A large, heavily built, herbivorous quadruped, Stegosaurus had a distinctive and unusual posture, with a heavily arched back, short forelimbs, head held low to the ground and a stiffened tail held high in the air. Its array of plates and spikes has been the subject of much speculation. The spikes were most likely used for defense, while the plates have also been proposed as a defensive mechanism, as well as having display and thermoregulatory (heat control) functions. Stegosaurus was the largest of all the stegosaurians (bigger than genera such as Kentrosaurus and Huayangosaurus) and, although roughly bus-sized, it nonetheless shared many anatomical features (including the tail spines and plates) with the other stegosaurian genera.
Averaging around 9 metres (30 ft) long and 4 metres (14 ft) tall, the quadrupedal Stegosaurus is one of the most easily identifiable dinosaurs, due to the distinctive double row of kite-shaped plates rising vertically along its arched back and the two pairs of long spikes extending horizontally near the end of its tail. Although a large animal, it was dwarfed by its contemporaries the giant sauropods. Some form of armour appears to have been necessary, as it coexisted with large predatory theropod dinosaurs, such as the fearsome Allosaurus and Ceratosaurus.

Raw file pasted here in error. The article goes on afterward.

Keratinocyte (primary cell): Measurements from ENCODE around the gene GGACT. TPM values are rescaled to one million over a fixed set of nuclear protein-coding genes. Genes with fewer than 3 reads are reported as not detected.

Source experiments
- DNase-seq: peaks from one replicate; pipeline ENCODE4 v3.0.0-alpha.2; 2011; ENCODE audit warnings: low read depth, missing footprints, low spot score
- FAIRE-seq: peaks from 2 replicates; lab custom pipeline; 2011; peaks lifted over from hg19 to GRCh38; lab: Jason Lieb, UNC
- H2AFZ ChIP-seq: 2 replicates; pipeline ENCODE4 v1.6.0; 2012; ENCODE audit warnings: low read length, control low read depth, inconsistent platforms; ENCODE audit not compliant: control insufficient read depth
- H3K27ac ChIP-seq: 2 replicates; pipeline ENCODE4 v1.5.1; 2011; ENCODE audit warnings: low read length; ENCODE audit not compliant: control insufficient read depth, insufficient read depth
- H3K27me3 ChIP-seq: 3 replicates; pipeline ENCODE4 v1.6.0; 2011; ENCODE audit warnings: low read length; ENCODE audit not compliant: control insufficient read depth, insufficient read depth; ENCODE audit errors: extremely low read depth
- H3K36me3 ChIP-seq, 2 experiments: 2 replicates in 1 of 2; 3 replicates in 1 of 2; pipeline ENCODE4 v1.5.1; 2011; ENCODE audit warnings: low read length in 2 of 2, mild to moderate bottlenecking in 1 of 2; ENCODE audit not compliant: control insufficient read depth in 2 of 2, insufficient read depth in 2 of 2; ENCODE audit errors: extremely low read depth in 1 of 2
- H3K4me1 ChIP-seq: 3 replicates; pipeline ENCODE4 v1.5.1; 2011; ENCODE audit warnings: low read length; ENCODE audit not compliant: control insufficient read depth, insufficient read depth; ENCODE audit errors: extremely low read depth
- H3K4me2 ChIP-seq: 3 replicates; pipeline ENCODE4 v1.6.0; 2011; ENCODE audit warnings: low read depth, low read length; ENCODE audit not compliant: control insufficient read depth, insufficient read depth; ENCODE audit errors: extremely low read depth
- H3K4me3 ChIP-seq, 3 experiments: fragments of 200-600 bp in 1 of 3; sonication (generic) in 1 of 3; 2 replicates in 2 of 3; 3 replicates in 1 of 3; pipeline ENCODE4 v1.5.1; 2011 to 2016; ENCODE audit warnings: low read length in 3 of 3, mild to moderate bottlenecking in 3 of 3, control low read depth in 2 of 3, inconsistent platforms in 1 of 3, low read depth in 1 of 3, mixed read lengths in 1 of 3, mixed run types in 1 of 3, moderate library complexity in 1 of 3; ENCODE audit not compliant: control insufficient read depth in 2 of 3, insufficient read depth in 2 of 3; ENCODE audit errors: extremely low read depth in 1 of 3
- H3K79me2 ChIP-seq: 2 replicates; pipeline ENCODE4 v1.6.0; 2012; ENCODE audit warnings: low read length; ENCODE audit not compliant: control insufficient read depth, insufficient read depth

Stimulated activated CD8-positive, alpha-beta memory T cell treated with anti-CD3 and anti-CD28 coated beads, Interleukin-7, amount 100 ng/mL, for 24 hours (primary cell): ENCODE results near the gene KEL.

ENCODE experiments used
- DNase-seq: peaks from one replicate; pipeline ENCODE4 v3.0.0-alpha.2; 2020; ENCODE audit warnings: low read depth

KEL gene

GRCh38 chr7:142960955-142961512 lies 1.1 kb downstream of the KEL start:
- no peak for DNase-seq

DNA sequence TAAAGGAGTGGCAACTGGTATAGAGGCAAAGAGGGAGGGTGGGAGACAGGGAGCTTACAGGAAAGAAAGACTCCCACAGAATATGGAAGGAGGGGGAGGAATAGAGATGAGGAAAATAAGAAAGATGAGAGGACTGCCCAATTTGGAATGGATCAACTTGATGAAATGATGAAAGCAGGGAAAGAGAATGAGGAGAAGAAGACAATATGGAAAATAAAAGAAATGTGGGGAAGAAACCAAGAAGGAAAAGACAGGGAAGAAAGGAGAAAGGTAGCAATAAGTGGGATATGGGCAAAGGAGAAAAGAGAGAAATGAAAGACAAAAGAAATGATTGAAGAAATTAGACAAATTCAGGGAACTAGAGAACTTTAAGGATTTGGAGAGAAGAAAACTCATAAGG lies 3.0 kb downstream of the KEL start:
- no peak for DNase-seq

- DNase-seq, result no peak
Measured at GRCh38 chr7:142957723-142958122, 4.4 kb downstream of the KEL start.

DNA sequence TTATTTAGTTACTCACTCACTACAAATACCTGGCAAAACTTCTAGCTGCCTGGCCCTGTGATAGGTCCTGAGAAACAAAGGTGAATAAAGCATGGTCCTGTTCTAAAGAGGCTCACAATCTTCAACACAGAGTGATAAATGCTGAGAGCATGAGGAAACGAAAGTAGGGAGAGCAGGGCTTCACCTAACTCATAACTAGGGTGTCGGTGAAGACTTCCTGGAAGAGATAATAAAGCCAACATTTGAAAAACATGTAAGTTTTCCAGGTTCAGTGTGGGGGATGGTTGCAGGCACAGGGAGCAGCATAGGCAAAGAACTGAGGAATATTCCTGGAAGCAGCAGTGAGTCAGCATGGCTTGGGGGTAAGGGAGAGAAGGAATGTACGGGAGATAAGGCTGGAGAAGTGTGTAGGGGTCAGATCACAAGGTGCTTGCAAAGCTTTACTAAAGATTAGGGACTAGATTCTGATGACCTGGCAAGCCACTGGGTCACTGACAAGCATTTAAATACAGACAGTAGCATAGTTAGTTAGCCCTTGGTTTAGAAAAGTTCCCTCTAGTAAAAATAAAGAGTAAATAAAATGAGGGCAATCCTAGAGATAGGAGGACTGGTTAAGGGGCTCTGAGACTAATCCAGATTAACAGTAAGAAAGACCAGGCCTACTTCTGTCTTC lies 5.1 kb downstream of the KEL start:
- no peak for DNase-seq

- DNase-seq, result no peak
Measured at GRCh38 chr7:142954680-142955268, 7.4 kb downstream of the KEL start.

The hind feet each had three short toes, while each forefoot had five toes; only the inner two toes had a blunt hoof. All four limbs were supported by pads behind the toes. The forelimbs were much shorter than the stocky hindlimbs, which resulted in an unusual posture. The tail appears to have been held well clear of the ground, while the head of Stegosaurus was positioned relatively low down, probably no higher than 1 metre (3.3 ft) above the ground.
This is a Resaurus Stegosaurus figure that has been anatomically corrected by extending the tail by about two inches and doubling the length of the tail spikes (aka 'The Thagomizer').